Columbus, Ohio-based Rise Brands has released images for its Pins Mechanical Company and 16-Bit Bar+Arcade, work on the building to house the entertainment venue is now underway in the North Gulch.

The former Gibson warehouse is located at T-intersection of 11th Avenue North and Grundy Street (see here courtesy of Google Maps).

Nashville Business Journal, which first reported about the company's plans, reported last week Pins will offer four full service bars, 16 duckpin lanes, more than 50 pinball machines and arcade games, bocce ball and shuffleboard courts.

Click on View Gallery to see additional images.

Works continues on Dickerson Road Hampton Inn

The latest permit related to a seven-story Hampton Inn & Suites to front Dickerson Pike near the point at which the road intersects with Briley Parkway and Interstate 65 has been issued.

The Nashville office of Biscan Construction will handle the job, with the permit (for the building itself) valued at about $14.3 million. Earlier this year, a permit (for the foundation) was issued with a value of $714,000. The address is 3451 Dickerson Pike.

Of note, the hotel will be part of a mixed-use development to be called Skyline Center (click on View Gallery in the above image to see a rendering) and to include a Rock ‘n Dough Pizza Co., which are also found in Jackson and Memphis.

Skyline Hospitality LLC is the developer, with Memphis-based Bounds & Gillespie as the architect.

TriStar Skyline Medical Center is located nearby.

Atlanta REIT buys Nashville-area property anchored by Publix

Atlanta-based real estate investment trust Preferred Apartment Communities, Inc. Monday announced the acquisition of Greensboro Village, which is anchored by a 45,600-square-foot Publix grocery store.

PAC also purchased Governors Towne Square in Acworth, Georgia, which is located near Atlanta, and is also anchored by a Publix. 

Neither terms of the deal nor the seller was disclosed in a release.

The REIT acquired the properties via its wholly owned subsidiary New Market Properties, LLC.

The most recent PAC deal involving a Nashville-area entity took place in August 2016. At that time, Franklin-based Bristol Development Group landed PAC as an investor for its Park 35 on Clairmont, a 271-unit apartment building in Birmingham.

PAC secured a $21.1 million loan so as to invest in the project. With the loan, PAC continues to have an option to purchase the now-finished multi-unit building.

Similarly, PAC owns a Spring Hill development anchored by a Publix. It bought that property in 2014.

Branding offers take on future Melrose Publix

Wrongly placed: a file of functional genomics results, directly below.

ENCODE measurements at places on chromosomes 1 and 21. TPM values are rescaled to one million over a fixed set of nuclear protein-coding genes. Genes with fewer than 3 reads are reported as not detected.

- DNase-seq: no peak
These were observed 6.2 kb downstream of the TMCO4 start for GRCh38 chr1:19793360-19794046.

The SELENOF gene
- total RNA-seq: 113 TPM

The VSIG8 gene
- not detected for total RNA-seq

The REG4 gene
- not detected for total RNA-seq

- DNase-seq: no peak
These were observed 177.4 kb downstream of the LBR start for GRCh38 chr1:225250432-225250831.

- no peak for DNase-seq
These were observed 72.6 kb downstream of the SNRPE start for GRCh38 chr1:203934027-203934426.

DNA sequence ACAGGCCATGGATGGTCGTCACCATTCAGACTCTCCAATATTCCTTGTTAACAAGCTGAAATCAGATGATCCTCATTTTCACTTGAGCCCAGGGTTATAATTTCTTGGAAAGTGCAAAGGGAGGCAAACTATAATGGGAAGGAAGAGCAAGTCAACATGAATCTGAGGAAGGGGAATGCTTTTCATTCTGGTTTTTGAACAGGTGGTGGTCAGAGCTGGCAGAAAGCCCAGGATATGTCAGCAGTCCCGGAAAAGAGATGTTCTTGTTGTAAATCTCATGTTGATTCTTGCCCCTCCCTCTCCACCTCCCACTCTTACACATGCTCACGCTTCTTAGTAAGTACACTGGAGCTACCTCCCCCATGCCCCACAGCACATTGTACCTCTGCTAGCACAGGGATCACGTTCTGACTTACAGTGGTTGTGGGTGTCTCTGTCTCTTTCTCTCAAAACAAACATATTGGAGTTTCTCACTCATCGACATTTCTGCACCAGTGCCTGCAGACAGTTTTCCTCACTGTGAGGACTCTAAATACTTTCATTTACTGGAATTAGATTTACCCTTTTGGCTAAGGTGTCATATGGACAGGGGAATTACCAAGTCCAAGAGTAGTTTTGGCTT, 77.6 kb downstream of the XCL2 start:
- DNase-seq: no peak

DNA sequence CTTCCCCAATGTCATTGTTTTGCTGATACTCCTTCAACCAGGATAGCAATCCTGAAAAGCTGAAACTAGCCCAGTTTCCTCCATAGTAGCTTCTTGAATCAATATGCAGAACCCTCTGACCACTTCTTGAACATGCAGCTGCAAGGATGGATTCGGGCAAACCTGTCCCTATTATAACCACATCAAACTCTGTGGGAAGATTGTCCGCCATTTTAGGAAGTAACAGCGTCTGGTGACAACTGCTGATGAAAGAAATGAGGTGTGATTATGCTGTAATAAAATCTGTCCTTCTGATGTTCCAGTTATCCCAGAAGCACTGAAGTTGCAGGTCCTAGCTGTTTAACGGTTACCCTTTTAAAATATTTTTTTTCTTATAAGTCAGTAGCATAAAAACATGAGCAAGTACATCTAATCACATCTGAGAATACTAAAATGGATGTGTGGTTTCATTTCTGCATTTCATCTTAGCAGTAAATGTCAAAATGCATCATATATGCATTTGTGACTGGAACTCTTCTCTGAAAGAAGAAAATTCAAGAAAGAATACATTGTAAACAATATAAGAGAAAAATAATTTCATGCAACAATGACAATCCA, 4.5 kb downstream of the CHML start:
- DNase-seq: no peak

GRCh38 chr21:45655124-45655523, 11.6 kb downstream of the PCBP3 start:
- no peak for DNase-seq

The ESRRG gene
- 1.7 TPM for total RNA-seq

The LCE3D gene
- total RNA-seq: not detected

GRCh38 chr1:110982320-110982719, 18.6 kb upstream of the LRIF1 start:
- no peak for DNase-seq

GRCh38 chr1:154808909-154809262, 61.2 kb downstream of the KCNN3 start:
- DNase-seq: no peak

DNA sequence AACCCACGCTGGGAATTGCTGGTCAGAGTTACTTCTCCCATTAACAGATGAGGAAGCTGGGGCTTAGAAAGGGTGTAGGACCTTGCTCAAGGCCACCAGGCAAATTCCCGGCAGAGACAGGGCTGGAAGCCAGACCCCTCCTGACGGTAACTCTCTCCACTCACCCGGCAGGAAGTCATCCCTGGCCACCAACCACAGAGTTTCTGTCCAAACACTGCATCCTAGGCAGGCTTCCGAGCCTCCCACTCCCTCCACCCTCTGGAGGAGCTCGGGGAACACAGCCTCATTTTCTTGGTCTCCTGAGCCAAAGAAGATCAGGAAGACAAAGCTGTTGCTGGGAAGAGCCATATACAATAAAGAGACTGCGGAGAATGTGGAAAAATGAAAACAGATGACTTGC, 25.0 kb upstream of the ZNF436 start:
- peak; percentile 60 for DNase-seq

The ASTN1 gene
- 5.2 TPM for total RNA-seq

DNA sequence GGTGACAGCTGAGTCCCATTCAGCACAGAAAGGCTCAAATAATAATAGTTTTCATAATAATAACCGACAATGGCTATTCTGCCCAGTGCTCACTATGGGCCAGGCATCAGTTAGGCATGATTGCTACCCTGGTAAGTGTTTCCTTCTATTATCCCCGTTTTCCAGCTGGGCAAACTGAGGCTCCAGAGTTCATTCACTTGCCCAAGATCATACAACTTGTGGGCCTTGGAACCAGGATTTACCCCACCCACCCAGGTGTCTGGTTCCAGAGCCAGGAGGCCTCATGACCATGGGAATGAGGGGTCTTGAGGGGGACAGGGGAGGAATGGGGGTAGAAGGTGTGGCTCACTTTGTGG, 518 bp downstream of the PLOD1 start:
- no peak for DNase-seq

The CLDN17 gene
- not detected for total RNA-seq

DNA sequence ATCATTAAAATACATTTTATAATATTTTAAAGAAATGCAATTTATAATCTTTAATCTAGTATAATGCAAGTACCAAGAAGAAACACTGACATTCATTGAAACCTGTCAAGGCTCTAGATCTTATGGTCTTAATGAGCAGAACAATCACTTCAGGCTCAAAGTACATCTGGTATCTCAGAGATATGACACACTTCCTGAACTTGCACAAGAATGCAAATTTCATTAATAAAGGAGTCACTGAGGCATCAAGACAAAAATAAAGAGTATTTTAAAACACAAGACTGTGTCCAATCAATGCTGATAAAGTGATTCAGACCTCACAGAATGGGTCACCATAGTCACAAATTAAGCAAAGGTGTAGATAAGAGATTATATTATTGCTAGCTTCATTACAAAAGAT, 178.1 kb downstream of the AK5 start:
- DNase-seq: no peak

The Post enjoys soliciting the impressions of local real estate researcher Ed Branding.

For this offering, Branding weighs in on the Publix to eventually be housed in a new building located on Eighth Avenue near Melrose. Demo work is underway (read more about the project here).

Branding’s view:

“Publix is what that area needs at the time it needs it. Two car dealerships (i.e., large open lots) in the next block have been replaced by hundreds of residential units occupied by Publix's target demographic, not to mention the redevelopment of the Melrose and Colonial Bread site and more on the way. The only non-C-store or non-specialty grocer of any size has for over a decade been the Kroger on Breeze Hill. The raze one/build two move in Gale Lane/Vaulx Lane has brought new shoppers who have been wanting another grocer. And this will tap 12South as well. So, it freshens the drink.

“The continual transformation and residential build-out of Wedgewood-Houston will add to the Publix customer base. And development of the Fairgrounds and its environs — whether soccer goes there or not — will do likewise. The same is true for the Nolensville Road corridor, with or without transit.

“While Publix was not able to make the Green Hills site they wanted work — Vertis Green Hills is being built there — this gives them a second near-to site (in addition to Belle Meade) for those customers as well.

“The move in grocery stores — partly from land availability and partly from customer convenience — is toward smaller floor plates and garage parking. So, compared to a 56,000-square-foot Kroger on four acres, this addresses that trend. All in all, a great job by their site selectors.”

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